Voters overwhelmingly approved increases in minimum wage rates in all four of the States with minimum wage increases on the ballot – and these are in States where Republicans won U.S. Senate races. (Click State Name to Read More)[rs-columns] [rs-one_half] [rs-accordion_stacked_pills_container ctn_txt_color=”#505050″ mns_sign_color=”#c1c1c1″ act_bg_color=”#f6f5f5″ act_txt_color=”#505050″ inact_bg_color=”#f6f5f5″ inact_txt_color=”#505050″ hover_bg_color=”#f0f0f0″ hover_txt_color=”#000000″ class=””] [rs-accordion_stacked_pills default_tab=”” label=”Alaska”]
The Alaska Minimum Wage Increase (Ballot Measure 3) was approved by 68 percent of voters. Alaska’s minimum wage will increase in stages to $9.75 in 2016. After that, the rate will be adjusted for inflation or at least $1 higher than the federal minimum wage, whichever amount is greater.
2016: $9.75[/rs-accordion_stacked_pills] [rs-one_half] [rs-accordion_stacked_pills default_tab=”” label=”Arkansas”]
The Arkansas Minimum Wage Initiative (Issue 5) was approved by 65 percent of voters. Arkansas’ minimum wage will increase in phases to $8.50 per hour in 2017.
2017: $8.50[/rs-accordion_stacked_pills] [rs-one_half] [rs-accordion_stacked_pills default_tab=”” label=”Nebraska”]
The Nebraska Minimum Wage Increase (Initiative 425) was approved by 59 percent of voters. Nebraska’s minimum wage will increase in phases to $9 by 2016.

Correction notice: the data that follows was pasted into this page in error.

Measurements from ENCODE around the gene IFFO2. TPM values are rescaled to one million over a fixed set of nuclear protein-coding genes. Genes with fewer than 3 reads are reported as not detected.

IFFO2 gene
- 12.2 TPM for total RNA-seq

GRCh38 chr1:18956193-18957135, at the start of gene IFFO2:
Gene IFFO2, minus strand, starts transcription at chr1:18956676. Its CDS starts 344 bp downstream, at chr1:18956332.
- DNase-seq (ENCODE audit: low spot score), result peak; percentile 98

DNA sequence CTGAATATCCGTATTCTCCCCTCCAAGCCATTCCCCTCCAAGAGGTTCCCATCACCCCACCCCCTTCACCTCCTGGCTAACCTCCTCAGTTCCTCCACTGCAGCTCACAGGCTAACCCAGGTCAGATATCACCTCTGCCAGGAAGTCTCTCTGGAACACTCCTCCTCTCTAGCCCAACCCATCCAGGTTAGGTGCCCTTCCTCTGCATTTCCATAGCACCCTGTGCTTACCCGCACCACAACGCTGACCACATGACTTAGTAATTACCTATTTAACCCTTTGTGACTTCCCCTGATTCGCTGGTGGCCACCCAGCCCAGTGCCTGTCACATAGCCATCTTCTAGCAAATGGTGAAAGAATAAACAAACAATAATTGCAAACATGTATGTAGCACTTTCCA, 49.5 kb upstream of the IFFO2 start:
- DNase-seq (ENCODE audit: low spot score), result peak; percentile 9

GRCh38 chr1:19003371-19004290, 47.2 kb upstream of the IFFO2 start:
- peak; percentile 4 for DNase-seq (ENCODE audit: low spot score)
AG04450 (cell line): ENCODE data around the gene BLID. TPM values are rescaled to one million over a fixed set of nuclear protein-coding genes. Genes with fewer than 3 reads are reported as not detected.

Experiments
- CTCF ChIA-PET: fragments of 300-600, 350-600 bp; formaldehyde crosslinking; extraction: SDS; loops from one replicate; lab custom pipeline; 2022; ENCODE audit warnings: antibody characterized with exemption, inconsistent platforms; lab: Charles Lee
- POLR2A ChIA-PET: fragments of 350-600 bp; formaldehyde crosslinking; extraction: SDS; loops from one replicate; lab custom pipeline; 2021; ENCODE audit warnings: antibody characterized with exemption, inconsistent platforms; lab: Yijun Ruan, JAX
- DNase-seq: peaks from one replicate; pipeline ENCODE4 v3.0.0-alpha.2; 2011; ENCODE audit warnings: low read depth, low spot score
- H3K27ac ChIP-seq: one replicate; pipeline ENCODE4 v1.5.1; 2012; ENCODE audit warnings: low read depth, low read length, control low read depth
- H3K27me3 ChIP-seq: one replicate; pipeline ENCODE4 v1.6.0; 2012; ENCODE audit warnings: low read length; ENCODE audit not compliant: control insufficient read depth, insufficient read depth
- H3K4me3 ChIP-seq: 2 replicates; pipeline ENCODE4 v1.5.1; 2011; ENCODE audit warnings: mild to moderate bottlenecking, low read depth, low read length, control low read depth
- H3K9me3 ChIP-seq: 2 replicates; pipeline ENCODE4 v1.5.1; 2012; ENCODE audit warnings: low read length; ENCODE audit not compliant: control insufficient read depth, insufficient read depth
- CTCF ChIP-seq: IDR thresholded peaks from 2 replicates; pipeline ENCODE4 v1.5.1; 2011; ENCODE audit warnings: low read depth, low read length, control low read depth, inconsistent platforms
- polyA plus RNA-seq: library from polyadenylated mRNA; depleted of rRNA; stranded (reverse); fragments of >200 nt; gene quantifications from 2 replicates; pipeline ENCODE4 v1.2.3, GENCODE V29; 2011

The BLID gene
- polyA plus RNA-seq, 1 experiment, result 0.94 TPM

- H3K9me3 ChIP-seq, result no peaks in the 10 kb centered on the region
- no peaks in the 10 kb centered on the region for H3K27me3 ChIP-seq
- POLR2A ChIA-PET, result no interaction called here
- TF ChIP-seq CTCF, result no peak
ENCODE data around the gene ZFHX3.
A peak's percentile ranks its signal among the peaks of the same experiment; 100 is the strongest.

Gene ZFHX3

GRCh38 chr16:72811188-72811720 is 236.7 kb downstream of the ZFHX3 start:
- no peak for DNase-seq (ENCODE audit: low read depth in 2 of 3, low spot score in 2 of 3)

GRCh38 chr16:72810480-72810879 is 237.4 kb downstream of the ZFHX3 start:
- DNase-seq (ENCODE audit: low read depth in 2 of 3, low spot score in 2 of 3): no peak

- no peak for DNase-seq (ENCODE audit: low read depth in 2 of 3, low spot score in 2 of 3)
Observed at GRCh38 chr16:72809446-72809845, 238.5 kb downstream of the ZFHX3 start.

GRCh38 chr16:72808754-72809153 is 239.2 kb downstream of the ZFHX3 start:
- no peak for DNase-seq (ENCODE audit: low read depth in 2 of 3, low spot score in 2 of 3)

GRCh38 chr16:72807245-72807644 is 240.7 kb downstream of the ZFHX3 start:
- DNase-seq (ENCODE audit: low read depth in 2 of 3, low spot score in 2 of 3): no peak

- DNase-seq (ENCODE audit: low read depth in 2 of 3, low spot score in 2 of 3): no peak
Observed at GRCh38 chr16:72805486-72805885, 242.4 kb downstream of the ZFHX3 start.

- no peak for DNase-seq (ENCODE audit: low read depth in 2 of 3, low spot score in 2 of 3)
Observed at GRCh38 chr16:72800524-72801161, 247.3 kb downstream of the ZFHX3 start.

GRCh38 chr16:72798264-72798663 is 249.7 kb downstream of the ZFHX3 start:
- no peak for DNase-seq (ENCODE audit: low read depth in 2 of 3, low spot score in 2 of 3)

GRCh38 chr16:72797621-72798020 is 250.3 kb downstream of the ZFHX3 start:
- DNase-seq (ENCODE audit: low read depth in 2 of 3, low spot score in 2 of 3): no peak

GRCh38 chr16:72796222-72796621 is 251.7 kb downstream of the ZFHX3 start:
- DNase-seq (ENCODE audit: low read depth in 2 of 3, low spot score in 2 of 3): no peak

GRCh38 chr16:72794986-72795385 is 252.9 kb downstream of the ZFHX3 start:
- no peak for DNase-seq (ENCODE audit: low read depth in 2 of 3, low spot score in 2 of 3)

2016: $9.00[/rs-accordion_stacked_pills] [rs-one_half] [rs-accordion_stacked_pills default_tab=”” label=”South Dakota”]
The South Dakota Increased Minimum Wage (Measure 18) was approved by 54 percent of voters. South Dakota’s minimum wage will increase to $8.50 in 2015, with cost-of-living increases thereafter.
2015: $8.50[/rs-accordion_stacked_pills] [/rs-accordion_stacked_pills_container]
City Minimum Wages on 2014 Ballot
Three Cities in California try for minimum wage increases and two succeed. (Click City Name to Read More)
[rs-columns] [rs-one_half] [rs-accordion_stacked_pills_container ctn_txt_color=”#505050″ mns_sign_color=”#c1c1c1″ act_bg_color=”#f6f5f5″ act_txt_color=”#505050″ inact_bg_color=”#f6f5f5″ inact_txt_color=”#505050″ hover_bg_color=”#f0f0f0″ hover_txt_color=”#000000″ class=””] [rs-accordion_stacked_pills default_tab=”” label=”Eureka”]
The Eureka Minimum Wage Ordinance Initiative (Measure R) failed with only 38 percent of the voters supporting the measure. Measure R would have increased the minimum wage to $12 per hour, with the exception of small businesses employing 25 or fewer workers.
[/rs-accordion_stacked_pills] [rs-one_half] [rs-accordion_stacked_pills default_tab=”” label=”Oakland”]
The Oakland Minimum Wage Increase Initiative ballot question was approved by 81 percent. It establishes a citywide minimum wage rate of $12.25 with annual increases for inflation. Additionally, the municipal code will require employers to offer at least five days of sick leave to all employees, with larger businesses required to provide nine days of sick leave.
[/rs-accordion_stacked_pills] [rs-one_half] [rs-accordion_stacked_pills default_tab=”” label=”San Francisco”]
San Francisco, California
A City of San Francisco Minimum Wage Increase Referred Measure (Proposition J) was approved by 76 percent of voters. The San Francisco minimum wage will increase to $15 per hour in 2018.
- $11.05 (Jan. 1, 2015)
- $12.25 (May 1, 2015)
2016: $13.00 (July 2016)
2017: $14.00 (July 2017)
2018: $15.00 (July 2018)